Chanukah Observances in Southern Vermont With a Social Justice Focus

| Present

We are currently honoring the eight-day observance of the Jewish holiday, Chanukah (also spelled Hanukkah), December 2 through 9. Chanukah traces its history back to the second century Before the Common Era (BCE). At that time, the Jews were under the authority of Antiochus III, the Seleucid king of Syria. His son, Antiochus IV Epiphanes, reversed his father’s tolerance of Judaism. In 167 BCE, Antiochus IV ordered the conversion of the Temple in Jerusalem – the holiest shrine in Judaism – into a shrine to the Greek god Zeus. This in effect meant the eradication of distinctive Jewish practices – an unacceptable turn of events for Jews and an unprecedented move in either Ptolemaic or Seleucid history.

A revolt ensued, led by Mattathias, a Jewish priest from an area northwest of Jerusalem, and his five sons. One of those sons, Judah/Judas Maccabeus (meaning “hammer”), led the uprising in 164 BCE, resulting in the defeat of the Syrian forces and the purification and re-dedication of the Temple.

We know this history in part from the apocryphal (or deuterocanonical) scriptural writings 1 and 2 Maccabees. 1 Maccabees, originally composed in Hebrew, “was compiled from official written sources, oral tradition, and eyewitness reporting,” making it highly reliable. 1 Macc 4.56-59 describes the eight-day celebration – the origins of Chanukah. It is from the Babylonian Talmud, written around 500 CE, that we hear the story of the oil:

“[U]nadulterated and undefiled pure olive oil with the seal of the [high priest] was needed for the menorah in the Temple, which was required to burn throughout the night every night.…One flask was found with only enough oil to burn for one day, yet it burned for eight days, the time needed to prepare a fresh supply of kosher oil for the menorah. An eight-day festival was declared by the Jewish sages to commemorate this miracle.”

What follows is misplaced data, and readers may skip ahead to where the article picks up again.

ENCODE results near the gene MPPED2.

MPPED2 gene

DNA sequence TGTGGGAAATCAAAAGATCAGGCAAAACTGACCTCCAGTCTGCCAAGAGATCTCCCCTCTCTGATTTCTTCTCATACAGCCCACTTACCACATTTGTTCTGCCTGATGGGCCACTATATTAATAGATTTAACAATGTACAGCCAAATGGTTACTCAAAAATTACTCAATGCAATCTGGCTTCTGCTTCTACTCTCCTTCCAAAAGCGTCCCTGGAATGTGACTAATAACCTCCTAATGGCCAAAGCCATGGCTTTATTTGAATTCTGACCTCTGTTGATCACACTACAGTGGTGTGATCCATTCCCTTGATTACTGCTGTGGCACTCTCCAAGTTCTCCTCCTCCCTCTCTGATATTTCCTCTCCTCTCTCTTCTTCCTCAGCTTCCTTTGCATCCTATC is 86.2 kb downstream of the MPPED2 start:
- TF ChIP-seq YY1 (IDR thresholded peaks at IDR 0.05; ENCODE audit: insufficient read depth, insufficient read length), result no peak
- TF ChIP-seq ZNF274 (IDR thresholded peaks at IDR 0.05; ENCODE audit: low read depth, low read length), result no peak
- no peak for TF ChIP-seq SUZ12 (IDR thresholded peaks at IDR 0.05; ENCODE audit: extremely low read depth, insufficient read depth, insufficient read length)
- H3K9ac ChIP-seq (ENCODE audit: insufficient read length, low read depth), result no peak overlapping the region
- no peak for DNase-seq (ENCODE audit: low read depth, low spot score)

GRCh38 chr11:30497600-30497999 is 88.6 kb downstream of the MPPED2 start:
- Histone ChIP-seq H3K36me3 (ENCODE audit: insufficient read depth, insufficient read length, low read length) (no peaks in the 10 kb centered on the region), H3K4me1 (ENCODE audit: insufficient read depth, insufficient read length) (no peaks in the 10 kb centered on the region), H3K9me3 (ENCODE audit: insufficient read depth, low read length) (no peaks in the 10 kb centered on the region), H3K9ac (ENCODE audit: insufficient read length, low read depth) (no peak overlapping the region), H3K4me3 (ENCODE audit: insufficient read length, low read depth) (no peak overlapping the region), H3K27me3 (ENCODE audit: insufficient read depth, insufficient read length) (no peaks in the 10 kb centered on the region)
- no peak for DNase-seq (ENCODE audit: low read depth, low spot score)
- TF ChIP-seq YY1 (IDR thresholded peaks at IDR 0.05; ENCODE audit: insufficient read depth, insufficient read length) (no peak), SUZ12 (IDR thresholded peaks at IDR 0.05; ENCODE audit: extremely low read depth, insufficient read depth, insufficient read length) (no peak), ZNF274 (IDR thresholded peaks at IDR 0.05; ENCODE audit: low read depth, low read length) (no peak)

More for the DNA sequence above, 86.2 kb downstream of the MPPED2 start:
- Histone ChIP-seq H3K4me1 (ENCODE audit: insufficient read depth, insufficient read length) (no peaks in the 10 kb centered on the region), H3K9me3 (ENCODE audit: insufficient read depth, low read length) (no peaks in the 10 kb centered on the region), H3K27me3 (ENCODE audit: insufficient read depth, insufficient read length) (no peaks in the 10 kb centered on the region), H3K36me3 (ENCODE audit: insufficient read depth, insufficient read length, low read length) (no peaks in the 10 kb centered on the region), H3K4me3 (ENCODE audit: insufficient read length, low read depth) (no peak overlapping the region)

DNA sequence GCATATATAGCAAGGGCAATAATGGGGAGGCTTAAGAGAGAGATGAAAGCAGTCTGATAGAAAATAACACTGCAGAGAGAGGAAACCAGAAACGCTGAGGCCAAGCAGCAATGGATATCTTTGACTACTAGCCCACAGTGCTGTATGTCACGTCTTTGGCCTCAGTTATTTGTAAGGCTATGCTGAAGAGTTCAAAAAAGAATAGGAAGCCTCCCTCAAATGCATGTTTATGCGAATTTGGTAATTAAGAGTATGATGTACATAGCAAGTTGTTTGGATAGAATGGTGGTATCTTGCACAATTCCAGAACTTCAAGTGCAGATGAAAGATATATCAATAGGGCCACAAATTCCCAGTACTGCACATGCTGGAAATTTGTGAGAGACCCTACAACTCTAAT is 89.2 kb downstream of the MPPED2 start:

The Brattleboro Area Jewish Community (BAJC) has organized visible shows of support for different social justice initiatives in downtown Brattleboro during Chanukah this year. Because Chanukah is the “Festival of Lights,” eight local businesses and nonprofits are each lighting candles in their establishments:

  • December 2, Elliot Street Fish ‘n Chips shines a light on the issue of equality for women. This business is owned by three women and employs other young women.
  • 3, Twin Flames Taqueria shines a light on antisemitism. This business is owned by people who take pride in their Jewish heritage.
  • 4, Twice Upon a Time shines a light on those who struggle with addiction. Twice Upon a Time offers used clothing, jewelry and furniture.
  • 5, Altiplano, a small company that sells Guatemalan-inspired jewelry, accessories and décor, shines a light on the issue of homelessness locally and throughout the country.
  • 6, at Beadniks, shines a light on the issue of religious freedom. Beadniks is family-owned and operated and has been in Brattleboro since 1992.
  • 7, Gallery in the Woods shines a light on the struggles of immigrants to the US. The Gallery will feature Guatemalan art.
  • 8, Burrows Specialized Sports, which is owned by an interracial family, shines a light on racial justice.
  • 9, Centre Congregational Church, an open and affirming parish, shines a light in support of the LGBTQ community.

May these inspiring examples from a small town in southern Vermont uplift our spirits and spur us on, in our own ways, to strive for social justice for all! Blessings of the holiday season.


Anonymous, “BAJC to ‘shine a light for social justice’ for Chanukah,” The Commons, November 28, 2018, A4.

Goodman, Martin. “Jewish History, 331 BCE-135 CE,” in Amy-Jill Levine and Marc Zvi Brettler, eds., The Jewish Annotated New Testament: New Revised Standard Version Bible Translation, 507-15. New York: Oxford University Press, Inc., 2011.